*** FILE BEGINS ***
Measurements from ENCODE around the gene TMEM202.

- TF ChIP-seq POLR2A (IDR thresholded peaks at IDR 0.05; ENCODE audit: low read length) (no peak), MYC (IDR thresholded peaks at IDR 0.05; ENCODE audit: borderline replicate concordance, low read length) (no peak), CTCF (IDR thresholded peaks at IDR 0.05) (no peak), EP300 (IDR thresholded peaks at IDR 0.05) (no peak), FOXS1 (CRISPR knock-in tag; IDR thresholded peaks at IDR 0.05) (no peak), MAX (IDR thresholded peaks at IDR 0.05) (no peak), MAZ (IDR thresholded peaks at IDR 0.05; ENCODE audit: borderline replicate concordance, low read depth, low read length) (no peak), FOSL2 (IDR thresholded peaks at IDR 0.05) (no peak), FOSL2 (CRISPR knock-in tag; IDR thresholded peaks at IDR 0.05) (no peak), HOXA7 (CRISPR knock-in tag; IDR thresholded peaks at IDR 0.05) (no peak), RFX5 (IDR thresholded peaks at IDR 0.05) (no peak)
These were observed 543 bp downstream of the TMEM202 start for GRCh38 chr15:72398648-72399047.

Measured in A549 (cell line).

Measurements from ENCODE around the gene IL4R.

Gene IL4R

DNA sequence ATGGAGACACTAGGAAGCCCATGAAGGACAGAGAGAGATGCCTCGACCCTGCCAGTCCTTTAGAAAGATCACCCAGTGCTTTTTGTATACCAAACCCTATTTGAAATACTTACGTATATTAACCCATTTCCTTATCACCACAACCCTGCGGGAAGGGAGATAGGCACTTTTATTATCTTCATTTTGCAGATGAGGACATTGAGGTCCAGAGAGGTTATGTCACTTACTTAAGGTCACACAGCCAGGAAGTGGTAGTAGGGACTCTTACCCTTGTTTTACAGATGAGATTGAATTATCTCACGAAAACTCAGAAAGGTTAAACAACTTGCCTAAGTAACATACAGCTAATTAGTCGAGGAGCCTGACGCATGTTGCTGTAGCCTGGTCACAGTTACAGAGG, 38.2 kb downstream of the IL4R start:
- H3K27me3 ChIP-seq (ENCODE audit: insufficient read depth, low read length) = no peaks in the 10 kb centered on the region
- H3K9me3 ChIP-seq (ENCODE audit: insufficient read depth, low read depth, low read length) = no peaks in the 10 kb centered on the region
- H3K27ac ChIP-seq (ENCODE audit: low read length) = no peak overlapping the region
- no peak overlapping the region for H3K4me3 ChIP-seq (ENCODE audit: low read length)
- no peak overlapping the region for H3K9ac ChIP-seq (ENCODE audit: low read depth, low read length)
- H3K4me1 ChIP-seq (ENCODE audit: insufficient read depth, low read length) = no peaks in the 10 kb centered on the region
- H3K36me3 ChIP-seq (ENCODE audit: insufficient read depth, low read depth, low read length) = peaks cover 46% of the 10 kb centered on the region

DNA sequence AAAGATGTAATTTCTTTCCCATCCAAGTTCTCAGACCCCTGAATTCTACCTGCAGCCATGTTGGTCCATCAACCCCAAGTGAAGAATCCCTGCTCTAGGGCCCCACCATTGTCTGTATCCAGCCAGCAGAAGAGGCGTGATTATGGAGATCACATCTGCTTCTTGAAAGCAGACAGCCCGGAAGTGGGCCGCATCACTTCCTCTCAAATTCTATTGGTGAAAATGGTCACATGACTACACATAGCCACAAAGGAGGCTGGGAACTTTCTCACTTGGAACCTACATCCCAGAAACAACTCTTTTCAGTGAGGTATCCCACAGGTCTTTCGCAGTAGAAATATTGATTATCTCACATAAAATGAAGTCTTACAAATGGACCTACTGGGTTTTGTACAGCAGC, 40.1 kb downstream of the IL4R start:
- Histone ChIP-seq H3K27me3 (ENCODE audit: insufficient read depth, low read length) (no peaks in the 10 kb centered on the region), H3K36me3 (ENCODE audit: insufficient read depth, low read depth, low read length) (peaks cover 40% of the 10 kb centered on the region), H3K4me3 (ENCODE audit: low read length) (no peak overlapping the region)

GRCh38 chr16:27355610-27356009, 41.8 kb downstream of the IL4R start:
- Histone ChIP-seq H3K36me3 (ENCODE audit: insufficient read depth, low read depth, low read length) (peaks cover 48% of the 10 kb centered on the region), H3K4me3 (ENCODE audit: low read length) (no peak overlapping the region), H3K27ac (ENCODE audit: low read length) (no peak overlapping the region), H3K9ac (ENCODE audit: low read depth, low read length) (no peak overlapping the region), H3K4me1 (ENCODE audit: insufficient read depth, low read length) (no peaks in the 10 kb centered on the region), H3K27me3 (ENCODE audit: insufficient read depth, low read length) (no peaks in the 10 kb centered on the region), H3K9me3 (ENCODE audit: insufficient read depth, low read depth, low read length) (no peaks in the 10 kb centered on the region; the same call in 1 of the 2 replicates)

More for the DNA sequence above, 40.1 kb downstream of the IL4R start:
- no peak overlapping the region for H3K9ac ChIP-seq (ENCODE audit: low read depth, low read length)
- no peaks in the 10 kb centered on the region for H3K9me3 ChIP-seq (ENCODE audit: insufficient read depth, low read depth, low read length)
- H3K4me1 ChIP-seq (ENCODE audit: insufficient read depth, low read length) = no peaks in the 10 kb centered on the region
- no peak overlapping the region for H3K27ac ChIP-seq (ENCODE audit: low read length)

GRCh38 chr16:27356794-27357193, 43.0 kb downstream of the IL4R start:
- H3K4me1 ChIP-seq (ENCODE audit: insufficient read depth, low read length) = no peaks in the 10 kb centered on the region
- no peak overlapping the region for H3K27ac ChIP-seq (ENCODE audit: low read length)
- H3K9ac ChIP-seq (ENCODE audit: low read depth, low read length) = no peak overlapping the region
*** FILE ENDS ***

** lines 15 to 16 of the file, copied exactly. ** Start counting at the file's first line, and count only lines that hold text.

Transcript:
DNA sequence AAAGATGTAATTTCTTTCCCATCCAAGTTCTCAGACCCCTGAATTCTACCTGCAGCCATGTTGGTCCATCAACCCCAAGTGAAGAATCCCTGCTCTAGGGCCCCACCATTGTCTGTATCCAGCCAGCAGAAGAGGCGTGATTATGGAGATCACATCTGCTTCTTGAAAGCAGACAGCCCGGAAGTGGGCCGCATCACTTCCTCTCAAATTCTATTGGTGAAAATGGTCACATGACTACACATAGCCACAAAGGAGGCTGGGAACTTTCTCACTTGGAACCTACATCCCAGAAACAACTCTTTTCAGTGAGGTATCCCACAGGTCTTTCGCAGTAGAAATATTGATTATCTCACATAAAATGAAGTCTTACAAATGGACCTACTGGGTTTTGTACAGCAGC, 40.1 kb downstream of the IL4R start:
- Histone ChIP-seq H3K27me3 (ENCODE audit: insufficient read depth, low read length) (no peaks in the 10 kb centered on the region), H3K36me3 (ENCODE audit: insufficient read depth, low read depth, low read length) (peaks cover 40% of the 10 kb centered on the region), H3K4me3 (ENCODE audit: low read length) (no peak overlapping the region)